Evidence for a trade-off between growth and body reserves in northern white-tailed deer
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We contrasted patterns of growth and accumulation of body reserves in autumn between two high-density (HD) white-tailed deer populations facing winters of different severity and length. Both populations occurred in the absence of effective predators and suffered from some forage competition based on reduced body masses. A third population living at low density (LD) and confronting long and severe winters (SW) served to distinguish the influence of food competition and winter severity on growth and body reserves. We estimated body components (water, protein, fat and ash) of deer during the first half of November and compared growth patterns between sexes and regions. HD-SW males continuted growth to an older age than HD males facing short and mild winters (MW) but females of both regions reached adult body mass at the same age. LD-SW deer exhibited a growth pattern similar to that of HD-SW animals but were the heaviest and the largest, suggesting that growth patterns are related to winter harshness (or length of the growing season) and that final body size is related to forage competition in summer. Sexual dimorphism became evident at an older age in the HD-SW population than in the HD-MW population, demonstrating that winter harshness does not affect immature males and females in the same manner. Fawns from the HD-SW population had proportionally longer legs and a higher percentage of body fat. Adaptations of immature deer to long and severe winters suggest that survival during the first winter represents the most critical step in the life span of northern white-tailed deer.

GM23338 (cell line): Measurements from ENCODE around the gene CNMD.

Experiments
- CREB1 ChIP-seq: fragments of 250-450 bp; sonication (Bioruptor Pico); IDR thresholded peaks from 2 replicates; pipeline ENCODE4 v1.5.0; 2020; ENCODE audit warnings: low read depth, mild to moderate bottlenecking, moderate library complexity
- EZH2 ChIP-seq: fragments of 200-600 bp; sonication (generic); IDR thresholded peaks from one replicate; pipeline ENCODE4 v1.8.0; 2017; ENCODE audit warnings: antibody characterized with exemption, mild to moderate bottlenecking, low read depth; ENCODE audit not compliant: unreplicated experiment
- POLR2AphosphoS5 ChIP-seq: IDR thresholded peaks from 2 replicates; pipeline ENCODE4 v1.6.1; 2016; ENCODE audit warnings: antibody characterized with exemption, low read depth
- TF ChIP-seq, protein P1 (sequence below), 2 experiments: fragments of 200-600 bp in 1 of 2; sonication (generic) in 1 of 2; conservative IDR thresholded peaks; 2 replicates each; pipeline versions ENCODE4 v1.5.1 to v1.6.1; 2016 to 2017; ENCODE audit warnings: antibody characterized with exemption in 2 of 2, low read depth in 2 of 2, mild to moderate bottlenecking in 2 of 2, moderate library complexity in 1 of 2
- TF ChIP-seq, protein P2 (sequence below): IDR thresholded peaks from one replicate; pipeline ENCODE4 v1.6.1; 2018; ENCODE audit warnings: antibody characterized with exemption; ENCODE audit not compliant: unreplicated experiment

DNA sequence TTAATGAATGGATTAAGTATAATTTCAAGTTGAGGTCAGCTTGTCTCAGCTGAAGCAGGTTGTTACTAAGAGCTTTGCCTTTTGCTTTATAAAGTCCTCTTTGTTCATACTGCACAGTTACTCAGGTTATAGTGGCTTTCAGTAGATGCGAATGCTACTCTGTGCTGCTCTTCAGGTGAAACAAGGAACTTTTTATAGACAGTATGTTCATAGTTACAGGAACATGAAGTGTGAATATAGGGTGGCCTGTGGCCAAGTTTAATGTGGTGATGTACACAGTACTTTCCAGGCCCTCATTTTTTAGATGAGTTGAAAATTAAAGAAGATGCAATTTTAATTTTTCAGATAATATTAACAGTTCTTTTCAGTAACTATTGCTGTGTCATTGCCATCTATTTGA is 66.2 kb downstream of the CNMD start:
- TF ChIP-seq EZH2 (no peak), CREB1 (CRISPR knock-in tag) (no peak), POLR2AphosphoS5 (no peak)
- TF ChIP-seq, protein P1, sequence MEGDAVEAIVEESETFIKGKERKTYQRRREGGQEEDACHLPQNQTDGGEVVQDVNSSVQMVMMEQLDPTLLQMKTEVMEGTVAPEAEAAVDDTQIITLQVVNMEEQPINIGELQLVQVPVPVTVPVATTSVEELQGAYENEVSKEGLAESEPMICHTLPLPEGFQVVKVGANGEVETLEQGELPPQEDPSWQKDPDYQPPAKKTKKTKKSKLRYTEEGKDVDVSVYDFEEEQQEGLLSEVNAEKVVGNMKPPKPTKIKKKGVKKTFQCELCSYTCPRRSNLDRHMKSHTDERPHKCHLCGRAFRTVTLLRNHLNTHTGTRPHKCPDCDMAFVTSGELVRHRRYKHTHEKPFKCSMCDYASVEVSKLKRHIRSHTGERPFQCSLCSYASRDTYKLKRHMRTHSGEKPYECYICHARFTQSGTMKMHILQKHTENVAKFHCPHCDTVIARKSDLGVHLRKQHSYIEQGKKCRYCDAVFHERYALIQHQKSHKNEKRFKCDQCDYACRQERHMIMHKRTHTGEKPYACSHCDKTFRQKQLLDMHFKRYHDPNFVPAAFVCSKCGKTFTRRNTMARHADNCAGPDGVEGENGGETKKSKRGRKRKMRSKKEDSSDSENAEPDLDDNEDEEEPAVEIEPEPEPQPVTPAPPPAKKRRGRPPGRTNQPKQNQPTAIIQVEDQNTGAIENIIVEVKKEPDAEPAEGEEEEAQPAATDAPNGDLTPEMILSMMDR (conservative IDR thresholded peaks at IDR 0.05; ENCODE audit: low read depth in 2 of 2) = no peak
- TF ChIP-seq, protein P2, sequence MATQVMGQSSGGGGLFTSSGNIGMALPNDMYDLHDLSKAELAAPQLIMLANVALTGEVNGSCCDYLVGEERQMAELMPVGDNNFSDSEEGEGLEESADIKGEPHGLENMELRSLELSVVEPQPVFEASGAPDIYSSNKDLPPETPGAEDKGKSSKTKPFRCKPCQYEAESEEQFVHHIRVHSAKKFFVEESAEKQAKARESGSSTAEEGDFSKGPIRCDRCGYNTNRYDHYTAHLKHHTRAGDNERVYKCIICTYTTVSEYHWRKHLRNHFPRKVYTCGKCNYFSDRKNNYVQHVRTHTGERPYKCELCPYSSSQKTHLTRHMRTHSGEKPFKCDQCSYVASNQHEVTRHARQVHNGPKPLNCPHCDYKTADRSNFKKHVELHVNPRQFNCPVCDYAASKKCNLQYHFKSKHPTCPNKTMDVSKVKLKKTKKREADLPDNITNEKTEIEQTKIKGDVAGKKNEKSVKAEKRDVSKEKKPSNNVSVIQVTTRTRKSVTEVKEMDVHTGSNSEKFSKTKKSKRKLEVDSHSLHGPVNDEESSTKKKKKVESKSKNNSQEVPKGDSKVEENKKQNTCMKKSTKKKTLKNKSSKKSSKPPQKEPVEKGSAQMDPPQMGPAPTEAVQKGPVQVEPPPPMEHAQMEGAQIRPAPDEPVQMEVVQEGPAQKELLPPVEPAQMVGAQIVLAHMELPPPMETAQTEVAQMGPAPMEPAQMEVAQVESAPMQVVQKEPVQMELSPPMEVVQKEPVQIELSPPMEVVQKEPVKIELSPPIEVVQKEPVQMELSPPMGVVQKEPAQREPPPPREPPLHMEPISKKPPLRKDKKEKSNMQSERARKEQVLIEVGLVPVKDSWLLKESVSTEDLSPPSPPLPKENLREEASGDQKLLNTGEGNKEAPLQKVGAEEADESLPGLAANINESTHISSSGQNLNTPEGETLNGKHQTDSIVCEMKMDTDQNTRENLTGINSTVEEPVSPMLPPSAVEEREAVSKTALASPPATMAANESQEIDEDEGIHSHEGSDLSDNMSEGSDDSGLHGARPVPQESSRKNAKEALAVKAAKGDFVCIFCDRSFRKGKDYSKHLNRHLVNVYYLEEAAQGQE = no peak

KeywordsBody size Fat reserves Food competition Population density Sexual dimorphism
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